• Based on Google searching and analytics, it honestly seems like there wasn’t any modern interest to speak of (at least, recorded or publicly discussed online) in DSIC up until the end of the first decade in the new millennium.  There is at least one reference to this ritual, or something close to it, being performed in the 1800s (based on the description of a similar piece of equipment, the pedestal and crystal, in Frederick Hockley’s Occult Spells: A Nineteenth Century Grimoire), but little other evidence that the DSIC ritual was ever widely used.
  • It is known that Poke Runyon, aka Fr. Thabion, did bring up DSIC in his Ordo Templi Astarte (OTA) classes at least in the 1990s, but he never went into this text in depth either in the class or in his texts, presenting it merely as an example of crystal-centric conjurations of spirits within a more Ars Almadel-focused approach.
  • Additionally (hat-tip to the splendid Cole Tucker who told me about this after this post went up originally), Fr. Achad discusses DSIC briefly in chapter IV of his 1923 work Crystal Vision through Crystal Gazing, but only at a high level and in the context of crystallomancy and the use of scrying crystals generally.  Though some people have encountered DSIC by this, it’s unclear how many or how often that has happened.
  • Besides Fr. Achad talking about it and Runyon discussing it, it’s unknown how popular this ritual was in modern Western occult practice (I can’t find anything online about it) until late 2006, when Fr. RO began documenting his use of the ritual online and using it in his RWC and his fundamental angelic conjuration ebook (no longer publicly available), Modern Angelic Grimoire, and its corresponding goetic text (soon to be republished), Modern Goetic Grimoire.  Heck, it wasn’t even available on Esoteric Archives until April 21, 1999 (when I was in, like, fifth or sixth grade).  This means that, in reality, the modern application (and adaptations) of DSIC was essentially pioneered by Fr. RO, with Fr. AC coming onto the scene later with a refocus on Solomonic grimoire authenticalism/purism/fundamentalism.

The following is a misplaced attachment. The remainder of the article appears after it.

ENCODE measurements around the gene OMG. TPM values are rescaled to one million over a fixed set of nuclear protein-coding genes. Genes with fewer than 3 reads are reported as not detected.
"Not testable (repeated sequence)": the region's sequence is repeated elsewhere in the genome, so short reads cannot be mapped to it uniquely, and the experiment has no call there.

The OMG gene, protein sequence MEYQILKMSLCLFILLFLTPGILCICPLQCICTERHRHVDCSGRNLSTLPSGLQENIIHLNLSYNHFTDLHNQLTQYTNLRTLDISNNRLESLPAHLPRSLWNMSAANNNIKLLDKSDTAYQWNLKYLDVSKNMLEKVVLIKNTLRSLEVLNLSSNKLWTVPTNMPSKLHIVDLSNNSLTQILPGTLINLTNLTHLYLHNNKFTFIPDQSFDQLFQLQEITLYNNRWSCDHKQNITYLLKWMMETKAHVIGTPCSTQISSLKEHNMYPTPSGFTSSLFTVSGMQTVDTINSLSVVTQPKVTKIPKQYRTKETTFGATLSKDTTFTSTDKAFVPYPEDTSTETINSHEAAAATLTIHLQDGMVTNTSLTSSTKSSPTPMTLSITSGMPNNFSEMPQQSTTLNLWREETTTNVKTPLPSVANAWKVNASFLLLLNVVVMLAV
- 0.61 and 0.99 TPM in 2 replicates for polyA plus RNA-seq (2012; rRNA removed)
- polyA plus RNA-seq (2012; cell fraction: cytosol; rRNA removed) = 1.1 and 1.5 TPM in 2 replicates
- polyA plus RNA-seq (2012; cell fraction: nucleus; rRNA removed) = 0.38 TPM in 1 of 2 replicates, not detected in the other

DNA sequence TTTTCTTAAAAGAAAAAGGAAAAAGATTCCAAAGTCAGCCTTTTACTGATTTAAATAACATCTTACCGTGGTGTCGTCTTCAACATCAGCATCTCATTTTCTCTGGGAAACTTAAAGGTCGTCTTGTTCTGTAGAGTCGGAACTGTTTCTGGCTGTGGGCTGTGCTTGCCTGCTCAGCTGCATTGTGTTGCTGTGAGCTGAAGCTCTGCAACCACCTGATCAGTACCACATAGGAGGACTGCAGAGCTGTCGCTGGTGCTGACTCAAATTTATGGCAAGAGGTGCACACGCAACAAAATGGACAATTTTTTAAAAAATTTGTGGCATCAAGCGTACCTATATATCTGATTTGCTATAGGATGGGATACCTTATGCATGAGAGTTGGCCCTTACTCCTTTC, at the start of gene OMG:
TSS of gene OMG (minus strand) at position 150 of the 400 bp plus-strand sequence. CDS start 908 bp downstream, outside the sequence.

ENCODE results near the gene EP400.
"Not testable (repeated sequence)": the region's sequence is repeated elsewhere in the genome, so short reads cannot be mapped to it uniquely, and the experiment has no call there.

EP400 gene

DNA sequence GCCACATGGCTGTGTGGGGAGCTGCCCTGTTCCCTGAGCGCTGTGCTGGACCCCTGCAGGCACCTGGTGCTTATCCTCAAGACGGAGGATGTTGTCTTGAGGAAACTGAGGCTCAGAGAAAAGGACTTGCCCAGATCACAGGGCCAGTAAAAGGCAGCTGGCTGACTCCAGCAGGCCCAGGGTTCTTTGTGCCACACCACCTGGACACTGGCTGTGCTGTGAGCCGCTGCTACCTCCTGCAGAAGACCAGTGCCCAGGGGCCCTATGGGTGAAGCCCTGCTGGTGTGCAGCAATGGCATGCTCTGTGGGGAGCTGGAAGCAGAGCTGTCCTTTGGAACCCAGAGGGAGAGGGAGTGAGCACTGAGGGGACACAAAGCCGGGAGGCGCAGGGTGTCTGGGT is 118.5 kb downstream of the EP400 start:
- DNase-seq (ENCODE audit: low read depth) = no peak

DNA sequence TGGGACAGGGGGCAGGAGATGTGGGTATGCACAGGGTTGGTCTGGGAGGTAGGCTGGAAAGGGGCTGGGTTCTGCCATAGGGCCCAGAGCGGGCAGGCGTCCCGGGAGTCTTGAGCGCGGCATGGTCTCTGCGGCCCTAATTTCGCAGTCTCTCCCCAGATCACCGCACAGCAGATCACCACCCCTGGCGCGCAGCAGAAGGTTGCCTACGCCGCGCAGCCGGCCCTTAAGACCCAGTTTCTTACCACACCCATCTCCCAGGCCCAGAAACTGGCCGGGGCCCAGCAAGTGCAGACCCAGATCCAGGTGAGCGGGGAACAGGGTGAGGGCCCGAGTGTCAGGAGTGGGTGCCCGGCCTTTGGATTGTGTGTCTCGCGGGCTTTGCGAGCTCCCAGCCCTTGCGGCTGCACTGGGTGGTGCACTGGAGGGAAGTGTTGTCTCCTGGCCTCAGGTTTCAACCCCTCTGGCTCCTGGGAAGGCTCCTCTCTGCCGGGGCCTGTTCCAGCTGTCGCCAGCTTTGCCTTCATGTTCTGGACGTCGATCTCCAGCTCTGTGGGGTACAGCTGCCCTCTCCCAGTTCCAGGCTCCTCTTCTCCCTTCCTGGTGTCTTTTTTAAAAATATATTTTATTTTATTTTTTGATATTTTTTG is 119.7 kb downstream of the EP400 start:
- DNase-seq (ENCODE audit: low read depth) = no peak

• As has been shown by Fr. RO and by the actual experiences and implementations of many who came after him, DSIC is a highly flexible ritual, and given how sparse it is in details and specifics, it could well be better considered as a ritual template instead of an actual ritual.  This flexibility allows for adaptation, both in terms of tool use, prayer phrasing, and even the general context of spiritual or religious traditions, so long as a basic understanding of a hierarchical cosmology and framework of receiving and applying divine authority to work with spirits is maintained.
  • DSIC explicitly calls for there to be two people in the ritual, both a magician who conjures the spirit and a scryer who facilitates the communication of the spirit with the magician.
    • This is exactly in line with the vast majority of Solomonic rituals going back to Hygromanteia and PGM times, if not earlier, which call for scryers or other assistants for the magician to be present, just in case the spirit appears to someone else besides the magician.